Some benefits can be non-monetary. Consider allowing employees to work from home one or more days per week, or giving them every other Friday off. If the business allows for it, think about instituting a flexible work schedule where employees can, for example, take a Thursday afternoon off to enjoy a round of golf as long as their work is completed. Perks like this go a long way to providing a healthy work-life balance and giving employees little to no reason to look for another job.

Small Business Demand

Small Business Demand

Why is this a challenge? People wanting to spend more money at small businesses in 2018 is a great thing! And it is, just so long as you’re ready to capture that business. Unfortunately, a great deal of businesses struggle with sustaining growth effectively. There’s a great deal of risk in growth. Your burgeoning staff becomes more difficult to manage and know on a personal level. You can no longer have your hands in every single task. This combination often makes growth uncomfortable.

To grow comfortably, you need to understand and embrace your true purpose and value proposition.

What does your company do best? Why do customers choose you over the competition? As you grow, focus every single task around these core competencies. This forces your company to stay consistent and on-brand, no matter the scale.

You’ll also need to focus even more heavily on recruiting and retaining the right talent. And you’ll have to lean on them more than ever to make decisions in your stead. Don’t look at this as a problem – it’s a great sign that your company is healthy when it can operate on a day-to-day basis without your hands all over it.

Finally, make sure to fully embrace the risk that is inherent in growth. When you have momentum, you need to seize any opportunity you can to embrace it. Be willing to make mistakes, so long as you’re ready to learn from them. If you need inspiration, take a look at companies such as Blockbuster that failed to take a risk and ended up getting left in the dust. If you want to be the next Netflix, you need to embrace risk and take your shots when you can.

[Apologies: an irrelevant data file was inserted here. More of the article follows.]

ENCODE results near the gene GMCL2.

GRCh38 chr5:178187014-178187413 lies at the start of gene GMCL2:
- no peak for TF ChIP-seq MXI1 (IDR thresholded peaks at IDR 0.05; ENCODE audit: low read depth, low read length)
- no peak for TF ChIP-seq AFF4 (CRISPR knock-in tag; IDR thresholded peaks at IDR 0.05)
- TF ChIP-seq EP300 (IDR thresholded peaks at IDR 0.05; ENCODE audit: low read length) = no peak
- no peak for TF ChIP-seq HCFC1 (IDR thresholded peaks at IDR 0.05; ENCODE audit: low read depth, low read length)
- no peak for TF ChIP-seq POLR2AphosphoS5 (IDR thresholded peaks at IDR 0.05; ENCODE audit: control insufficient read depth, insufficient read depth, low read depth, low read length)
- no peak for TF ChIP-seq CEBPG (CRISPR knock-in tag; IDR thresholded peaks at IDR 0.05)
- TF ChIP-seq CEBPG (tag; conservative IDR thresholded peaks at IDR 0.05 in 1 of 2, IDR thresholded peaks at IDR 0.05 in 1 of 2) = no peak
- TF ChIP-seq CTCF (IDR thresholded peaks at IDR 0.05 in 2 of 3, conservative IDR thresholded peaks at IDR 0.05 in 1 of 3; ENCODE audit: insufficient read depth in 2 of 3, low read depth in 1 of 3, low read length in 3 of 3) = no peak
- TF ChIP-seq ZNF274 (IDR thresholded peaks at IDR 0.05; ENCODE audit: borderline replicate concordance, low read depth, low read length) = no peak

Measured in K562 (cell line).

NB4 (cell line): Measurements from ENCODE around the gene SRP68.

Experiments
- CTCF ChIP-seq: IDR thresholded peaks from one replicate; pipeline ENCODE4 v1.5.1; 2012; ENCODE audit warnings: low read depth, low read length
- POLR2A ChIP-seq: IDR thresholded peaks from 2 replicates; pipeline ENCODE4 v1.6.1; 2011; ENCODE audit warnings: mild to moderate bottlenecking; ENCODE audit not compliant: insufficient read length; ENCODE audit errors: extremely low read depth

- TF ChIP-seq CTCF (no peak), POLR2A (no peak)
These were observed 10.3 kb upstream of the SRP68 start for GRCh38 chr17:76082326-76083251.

Join a Chamber of Commerce

Interested in a catch-all-solution? One of the simplest solutions to these challenges is joining your local Chamber of Commerce. Chambers of Commerce are organizations that work to look out for a community of local small businesses. There is a membership fee involved, but it is typically quite affordable, especially when you consider the benefits you’ll typically receive:

Most consumers (59%) think that being active in the local chamber of commerce is an effective business strategy overall. It is 29% more effective. (Schapiro Group Survey)

  • Volume discounts. You’ll pool together with other businesses to give vendors your business. This could range from something simple like office supplies to business software to full-blown accounting services.
  • Marketing opportunities. The local chamber typically promotes their members to their vast network of followers. Additionally, they may be able to provide some simple services for free, or get you in touch with experts for consulting.
  • Mingle with business owners. Attending commerce events provides you the opportunity to mingle with other local small business owners. You can develop powerful partnerships and have trusted colleagues to bounce ideas off of.
  • Professional Development. Many chambers host professional development seminars that give you the opportunity to sharpen existing skills and the development of new ones.
  • Instant credibility. Simply joining your local chamber’s network makes you more attractive to customers. In fact, one study found that customers are 80% more likely to do business with a company that’s a member of their local Chamber of Commerce.

See the original page on 30 Amazing Reasons to Join Your Local Chamber of Commerce (This graphic and link may be freely shared, used or posted)

These benefits are invaluable. You’ll have the tools and relationships at your disposal to market more effectively, understand exactly what your customers’ needs are, and improve your cash flow by enjoying discounts. There’s no doubt that joining a small business group like your local chamber is a terrific way to spend your time and money.

Learn More on BusinessStudent.com

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Dennis Mehaffey, MBA
Dennis Mehaffey, MBA
Small Business Expert
Dennis Mehaffey is a regular contributor to BusinessStudent.com who holds his MBA from Widener University and has worked in sales, marketing, content development, and management. His specialties include small business and technology.